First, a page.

Wednesday, December 31, 2008

Pizza Revisited


Introducing my favorite Maxie's Pizza: Idiot's Delight, regular crust. This is not the pizza I ate last night; it has gluten; it would make my tummy hurt very badly.










Next slide: This is the salad I built for myself at the salad bar. Salad bars are always a risky proposition for the gluten endangered; someone might have dropped crouton crumbs in the gluten-free ranch dressing you drizzle over your garbanzo beans. I usually try to stay away from the crouton area of the bar, but this is a small one. The world doesn't worry about cross contamination, because food is not, by nature, poison to them. But I wasn't always gluten endangered and I can't possibly count the times I had a crouton roll off of my plate while I was making my salad (I have been a salad bar frequenter since they first came on the scene back when I was in high school...we are talking a looooonnnnnggggggg time. My favorite salad bar was at a now long-gone pizza place called Grizzly Bear Pizza. I was in high school and I would use cucumber slices to build up the sides of the little wooden bowl so I could get more stuff in there. It was a once through bar and I wanted my money's worth. I dropped a lot of croutons in the Grizzly Bear Pizza salad bar. Their croutons were aweso...sorry, I digress).

My buddy, Betty, got the veggie pizza. Doesn't it look wonderful? I think that Betty had the advantage, because she had never eaten a Maxie's Pizza Idiot's Delight with glutenized crust; she seemed to enjoy it. Perhaps she would have more if it weren't for my initial lament that what I was eating was not even close to what I had eaten the last time I was there. Sigh...

The next picture is of my Hawaiian pizza. The price of admission allowed for three toppings, but I haven't found another ingredient on the planet that enhances the flavors Canadian bacon and pineapple afford the palate. Allow me tell try to convey to you (who don't writhe in pain over wheat, rye, oats or barley) what it is like to bite into gluten-free, pizza dough for the first time. It turns out that gluten is an important part of your favorite pizza dough. It doesn't just hold it together and give it that wonderful texture you have grown up knowing and loving, it also adds amazing flavor (or maybe that is just the nature of the grain). The gluten-free crust beneath my Canadian bacon and my pineapple and my tomato sauce and my cheese was crumbly and cake-ish and somewhat sweet. It literally shocked my mouth. Silly me.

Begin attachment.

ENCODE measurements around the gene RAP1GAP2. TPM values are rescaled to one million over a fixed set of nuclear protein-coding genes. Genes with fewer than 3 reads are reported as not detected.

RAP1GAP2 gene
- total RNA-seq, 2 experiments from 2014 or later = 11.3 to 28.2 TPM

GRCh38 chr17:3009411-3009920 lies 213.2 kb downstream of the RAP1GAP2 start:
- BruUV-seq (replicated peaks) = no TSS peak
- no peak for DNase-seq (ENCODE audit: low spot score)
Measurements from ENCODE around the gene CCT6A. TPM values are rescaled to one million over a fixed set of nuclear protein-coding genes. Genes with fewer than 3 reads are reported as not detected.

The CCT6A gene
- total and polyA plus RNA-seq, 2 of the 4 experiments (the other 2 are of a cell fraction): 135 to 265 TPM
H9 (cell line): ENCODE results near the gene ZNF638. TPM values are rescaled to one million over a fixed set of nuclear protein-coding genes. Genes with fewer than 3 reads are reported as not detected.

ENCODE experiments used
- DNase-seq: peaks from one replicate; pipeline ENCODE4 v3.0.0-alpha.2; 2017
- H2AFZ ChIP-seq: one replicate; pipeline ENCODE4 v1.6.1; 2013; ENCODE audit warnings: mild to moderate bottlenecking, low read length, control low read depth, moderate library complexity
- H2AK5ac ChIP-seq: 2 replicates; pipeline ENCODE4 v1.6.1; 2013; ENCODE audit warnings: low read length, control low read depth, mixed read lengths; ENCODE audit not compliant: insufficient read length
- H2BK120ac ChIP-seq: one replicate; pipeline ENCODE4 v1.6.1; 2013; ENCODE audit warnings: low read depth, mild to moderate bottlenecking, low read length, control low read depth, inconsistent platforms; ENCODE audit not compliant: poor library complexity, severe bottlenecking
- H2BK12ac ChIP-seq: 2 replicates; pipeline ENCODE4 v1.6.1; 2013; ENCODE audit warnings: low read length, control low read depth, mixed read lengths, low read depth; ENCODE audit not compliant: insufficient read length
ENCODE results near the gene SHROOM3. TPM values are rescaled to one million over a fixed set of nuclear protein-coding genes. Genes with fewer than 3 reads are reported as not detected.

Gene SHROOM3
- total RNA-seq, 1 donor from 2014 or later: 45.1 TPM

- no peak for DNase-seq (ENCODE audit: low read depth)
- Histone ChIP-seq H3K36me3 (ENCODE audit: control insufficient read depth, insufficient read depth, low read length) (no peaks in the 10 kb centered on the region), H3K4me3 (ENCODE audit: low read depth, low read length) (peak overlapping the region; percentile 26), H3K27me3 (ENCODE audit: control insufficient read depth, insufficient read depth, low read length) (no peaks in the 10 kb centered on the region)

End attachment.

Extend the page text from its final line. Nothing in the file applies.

I was well into my second piece when I finally had to reconcile with the reality that I couldn't expect this pizza to taste like it was supposed to taste. (Like poor Pip in Great Expectations, my own expectations went unrealized. The Maxie's Idiot's Delight Pizza I remember will just have to sit in my mind's dining hall, gathering dust and cobwebs, molding and turning gray like poor, altar-abandoned Miss Havisham's wedding cake.) I had to come to terms with the fact that this mound of calories was what it was, a gluten free pizza. After reaching this philosophical point in the meal, I actually enjoyed it; I embraced the dough; I looked at it in that new light and accepted it on its own terms; I ate a third piece and I may not eat again until lunch time today.


My pizza box (no toxic Styrofoam for me!) Notice the territorial signs.



















And speaking of Italian food: Earlier in the week, I made some homemade Ratatouille. It isn't quite as exciting as making it with eggplant, green peppers, tomatoes and onions freshly nabbed from the back yard, but it was still delicious. Eggplant Ratatouille Pie is a friend to the gluten intolerant; it is naturally gluten free, so there is no need for tastebudinal adjustments.
Tweaked Ratatouille Pie
Preheat oven to 375 degrees F

Ingredients
a couple of eggplants, sliced paper thin (maybe cardboard thin)
some onions, chopped till you weep
a green pepper or so, cut up however you want
3 or 4 tomatoes, slice, dice, whatever
a couple of cloves of garlic, finely chopped
2 teaspoons dried basil
2 teaspoons dried oregano
salt, to taste
1/3 cup olive oil
2 tablespoons wine vinegar
shredded Italian blend cheese (as much as you like)

Directions
Drizzle part of the oil over the bottom of a 9x13 glass casserole dish. Layer 1/2 of the veggies. Sprinkle with half of the oregano and basil and a little salt. Spread 1/2 of the cheese over that layer. Make a second layer with the rest of the vegetables. Sprinkle with remaining oregano, basil, salt and this time, the garlic. Drizzle with remaining olive oil and the wine vinegar. Bake uncovered for 30 minutes, spread remaining cheese over the top, put back in oven for another 10, or until the cheese is nicely browned.

Winterized: I used S&W diced, canned tomatoes instead of fresh. They worked out pretty well.

No comments: